“Without music, life would be a mistake.” Friedrich Nietzsche (Twilight of the Idols)
The hard problem of Music
Despite the post-Darwinian naturalistic world view storm that has all but swept away even the acceptability of an academic debate on the purpose of man and the universe, let alone the meaning, purpose or even ontological reality of esthetics and the arts, at least one bastion of esthetic mystery has survived rather unscathed. And if properly understood, this particular enigma happens to be uniquely suited to the task of rehabilitating the much ridiculed, yet fully human and indeed utterly common sensical questions of metaphysical teleology. The phenomenon of music oddly enough, seems to address this embarrassing ‘Why question’ and demands much more serious attention than previously received, if modern scientific inquiry is to do justice to its actual nature. Embedded into nature’s very fabric music has the uncanny ability to translate mathematical relationships into the universally experienced emotions of transcendent meaning, joy and comfort, as witnessed by intellectuals throughout the ages. Strongly related to the mind-body problem (another enigma to weather the naturalistic storm) music seems to add an entire new layer of difficulty to this hard problem of science by demanding a strong, interrelated-reality view of subjectivity in order to accommodate music’s clearly objective emotional semiotics.
This already creates a hard problem of music which is only rarely discussed in any depth in the obvious naturalistic context of Darwinian evolution, which seems all but irrelevant to a more than service level understanding of music. Furthermore, music seems to be immune to the naturalistic meta-escape from meta-purpose known as the anthropic principal which is commonly hurled at the fine-tuning argument in defense of naturalism. This conspicuous immunity is mainly due to music’s apparent superfluousness regarding the existence or survival of sentient beings, who are the recipients of both life and musicality. Therefore, besides strengthening the generally recognized naturalistic challenge of the meticulous fine-tuning of the law’s of physics, music defends it against its sole enemy. Subsequently resurrecting the trampled notion of meta-design. The subject of music however seems to relate most directly to life’s silly questions (those of existential teleology) when considering the both mysterious and familiar realm of tonality itself. Via two independent routes, one being the mathematical route (of Pythagoras) and the other the peculiar behavior and interaction of resonating objects themselves (as described by the physics of sound), we arrive at this familiar yet wondrous tonal plane inhibited by both Bach and the Beatles, characterized by a seven note scale over a twelve note total. Amidst this tonal world a tonal trinity reigns supreme drawing all other notes towards itself, a longing recognized by virtually all humans, infants and adults alike, making possible the tonal meaning wondered at by almost as many. A strange but tangible world of numerical symbolism, a perfect marriage of abstractness and concreteness, re-confirming mind and body. Meaning and narrative generated by the tension of notes longing for rest in the tonal trinity; an eery echo of theistic times in timeless music that seems to give enough unwarranted joy to reconsider the quest for meta-purpose in academia.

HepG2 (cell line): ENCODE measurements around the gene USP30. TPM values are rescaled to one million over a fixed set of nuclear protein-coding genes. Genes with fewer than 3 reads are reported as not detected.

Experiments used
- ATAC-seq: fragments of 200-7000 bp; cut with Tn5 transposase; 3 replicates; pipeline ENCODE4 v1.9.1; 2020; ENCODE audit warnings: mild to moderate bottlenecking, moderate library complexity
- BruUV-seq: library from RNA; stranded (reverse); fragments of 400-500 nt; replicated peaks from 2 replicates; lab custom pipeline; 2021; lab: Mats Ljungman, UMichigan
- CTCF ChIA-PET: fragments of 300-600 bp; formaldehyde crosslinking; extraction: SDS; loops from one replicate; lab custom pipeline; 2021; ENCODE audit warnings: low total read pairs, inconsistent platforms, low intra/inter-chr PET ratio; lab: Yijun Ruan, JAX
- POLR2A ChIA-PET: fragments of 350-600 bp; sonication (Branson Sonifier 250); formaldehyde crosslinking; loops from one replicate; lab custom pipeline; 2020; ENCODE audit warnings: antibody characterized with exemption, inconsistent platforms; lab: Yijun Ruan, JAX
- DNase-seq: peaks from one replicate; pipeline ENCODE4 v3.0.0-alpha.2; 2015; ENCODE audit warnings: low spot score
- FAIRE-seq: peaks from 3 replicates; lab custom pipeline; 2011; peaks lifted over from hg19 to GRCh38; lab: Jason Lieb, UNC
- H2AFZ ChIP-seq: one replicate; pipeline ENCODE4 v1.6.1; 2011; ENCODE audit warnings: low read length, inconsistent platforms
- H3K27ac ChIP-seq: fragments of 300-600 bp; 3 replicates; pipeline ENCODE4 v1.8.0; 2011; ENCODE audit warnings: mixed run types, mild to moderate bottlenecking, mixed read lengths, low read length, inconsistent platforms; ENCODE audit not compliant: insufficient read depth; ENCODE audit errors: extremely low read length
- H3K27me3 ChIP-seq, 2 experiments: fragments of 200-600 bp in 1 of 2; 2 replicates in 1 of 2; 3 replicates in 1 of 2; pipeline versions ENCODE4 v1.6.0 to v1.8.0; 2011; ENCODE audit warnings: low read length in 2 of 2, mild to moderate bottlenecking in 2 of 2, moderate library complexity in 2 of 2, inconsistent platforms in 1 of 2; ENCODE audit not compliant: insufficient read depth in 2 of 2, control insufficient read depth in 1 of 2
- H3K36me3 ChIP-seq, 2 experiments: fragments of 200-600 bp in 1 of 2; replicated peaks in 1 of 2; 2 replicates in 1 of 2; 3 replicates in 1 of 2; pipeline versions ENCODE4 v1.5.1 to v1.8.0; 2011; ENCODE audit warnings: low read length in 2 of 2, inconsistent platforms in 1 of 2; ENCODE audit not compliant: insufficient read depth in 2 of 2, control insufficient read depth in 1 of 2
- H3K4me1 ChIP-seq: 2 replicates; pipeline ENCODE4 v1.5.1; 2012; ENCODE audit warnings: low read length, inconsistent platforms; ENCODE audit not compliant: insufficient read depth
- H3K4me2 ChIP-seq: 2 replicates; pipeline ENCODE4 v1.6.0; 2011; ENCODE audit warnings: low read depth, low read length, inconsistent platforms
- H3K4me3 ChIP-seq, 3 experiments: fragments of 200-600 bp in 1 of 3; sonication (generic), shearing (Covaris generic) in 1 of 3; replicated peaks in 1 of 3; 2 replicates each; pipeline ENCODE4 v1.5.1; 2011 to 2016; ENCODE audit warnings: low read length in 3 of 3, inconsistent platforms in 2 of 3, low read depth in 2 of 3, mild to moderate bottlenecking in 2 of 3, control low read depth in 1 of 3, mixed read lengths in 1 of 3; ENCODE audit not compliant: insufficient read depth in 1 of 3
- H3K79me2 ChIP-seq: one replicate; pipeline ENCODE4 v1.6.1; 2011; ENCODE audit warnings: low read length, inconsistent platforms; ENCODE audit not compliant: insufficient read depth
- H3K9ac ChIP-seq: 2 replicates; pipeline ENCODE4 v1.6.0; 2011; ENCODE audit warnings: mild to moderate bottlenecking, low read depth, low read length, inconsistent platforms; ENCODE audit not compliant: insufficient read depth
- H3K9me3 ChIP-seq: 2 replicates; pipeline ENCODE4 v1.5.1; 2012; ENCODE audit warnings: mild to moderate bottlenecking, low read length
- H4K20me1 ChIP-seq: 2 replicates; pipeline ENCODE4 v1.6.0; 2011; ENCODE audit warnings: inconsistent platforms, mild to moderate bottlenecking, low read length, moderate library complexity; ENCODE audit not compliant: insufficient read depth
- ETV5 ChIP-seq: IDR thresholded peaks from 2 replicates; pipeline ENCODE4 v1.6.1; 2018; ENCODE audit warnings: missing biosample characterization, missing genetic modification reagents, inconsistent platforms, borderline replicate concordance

Paul van der Feen